But there is also an important difference between emergent skeptics and catholic doubters: The new kind of skeptics want the faith to be cut down to the size of their doubt, to conform to their suspicions. Doubt is taken to be sufficient warrant for jettisoning what occasions our disbelief and discomfort, cutting a scandalizing God down to the size of our believing. For the new doubters, if I can't believe it, it can't be true. If orthodoxy is unbelievable, then let's come up with a rendition we can believe in.
But for catholic doubters, God is not subject to my doubts. Rather, like the movements of a lament psalm, all of the scandalizing, unbelievable aspects of an inscrutable God are the target of my doubts--but the catholic doubter would never dream that this is occasion for revising the faith, cutting it down to the measure of what I can live with. It's not a matter of coming up with a Gospel I can live with; it's a matter of learning to live with all of the scandal of the Gospel--and that can take a lifetime. Graham Greene's "whiskey priest" doesn't for a moment think that the church should revise its doctrine and standards in order to make him feel comfortable about his fornication--even if he might lament what seems to be a denial of some feature of his humanness. All of his doubts and suspicion and resistance are not skeptical gambits that set him off in search of a liberal Christianity he can live with; they are, instead, features of a life of sanctification, or lack thereof. And no one is surprised by that. The prayer of the doubter is not, "Lord I believe, conform to the measure of my unbelief," but rather: "Lord I believe, help thou my unbelief."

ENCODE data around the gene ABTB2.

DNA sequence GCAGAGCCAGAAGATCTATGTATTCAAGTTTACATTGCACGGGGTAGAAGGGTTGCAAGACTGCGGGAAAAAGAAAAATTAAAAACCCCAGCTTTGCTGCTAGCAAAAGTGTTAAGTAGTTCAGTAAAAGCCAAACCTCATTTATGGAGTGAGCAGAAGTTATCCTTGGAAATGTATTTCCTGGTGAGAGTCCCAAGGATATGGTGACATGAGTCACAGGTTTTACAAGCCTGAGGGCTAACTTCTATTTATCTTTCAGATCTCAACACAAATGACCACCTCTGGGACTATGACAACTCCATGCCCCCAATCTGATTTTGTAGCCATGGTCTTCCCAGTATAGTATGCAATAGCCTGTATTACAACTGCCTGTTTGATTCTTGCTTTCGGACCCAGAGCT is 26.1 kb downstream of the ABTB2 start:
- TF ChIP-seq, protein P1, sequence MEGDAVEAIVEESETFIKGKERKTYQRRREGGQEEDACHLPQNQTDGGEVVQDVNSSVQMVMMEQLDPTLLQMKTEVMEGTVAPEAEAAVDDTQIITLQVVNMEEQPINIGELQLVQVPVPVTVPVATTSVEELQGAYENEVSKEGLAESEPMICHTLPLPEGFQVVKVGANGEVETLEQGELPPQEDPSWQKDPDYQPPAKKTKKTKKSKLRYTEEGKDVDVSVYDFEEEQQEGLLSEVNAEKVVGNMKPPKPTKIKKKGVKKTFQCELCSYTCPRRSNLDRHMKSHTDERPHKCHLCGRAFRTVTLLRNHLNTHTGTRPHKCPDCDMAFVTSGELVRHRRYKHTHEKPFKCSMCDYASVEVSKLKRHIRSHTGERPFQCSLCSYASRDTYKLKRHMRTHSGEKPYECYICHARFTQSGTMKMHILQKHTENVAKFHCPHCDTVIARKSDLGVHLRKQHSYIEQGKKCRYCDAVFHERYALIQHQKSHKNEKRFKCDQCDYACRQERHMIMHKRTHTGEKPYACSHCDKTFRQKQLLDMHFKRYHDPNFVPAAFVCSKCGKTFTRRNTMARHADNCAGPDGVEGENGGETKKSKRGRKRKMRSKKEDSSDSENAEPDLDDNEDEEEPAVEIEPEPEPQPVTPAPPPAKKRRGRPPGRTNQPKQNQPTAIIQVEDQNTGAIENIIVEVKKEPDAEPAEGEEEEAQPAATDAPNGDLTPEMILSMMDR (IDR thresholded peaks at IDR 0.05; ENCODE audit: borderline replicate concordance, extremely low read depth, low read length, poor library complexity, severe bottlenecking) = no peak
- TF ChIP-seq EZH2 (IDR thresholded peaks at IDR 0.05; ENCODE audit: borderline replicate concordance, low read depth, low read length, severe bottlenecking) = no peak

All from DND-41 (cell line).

There's so much I could say about this, since it speaks to several of the big issues facing the Western church today. But I'll just encourage you to read the whole piece.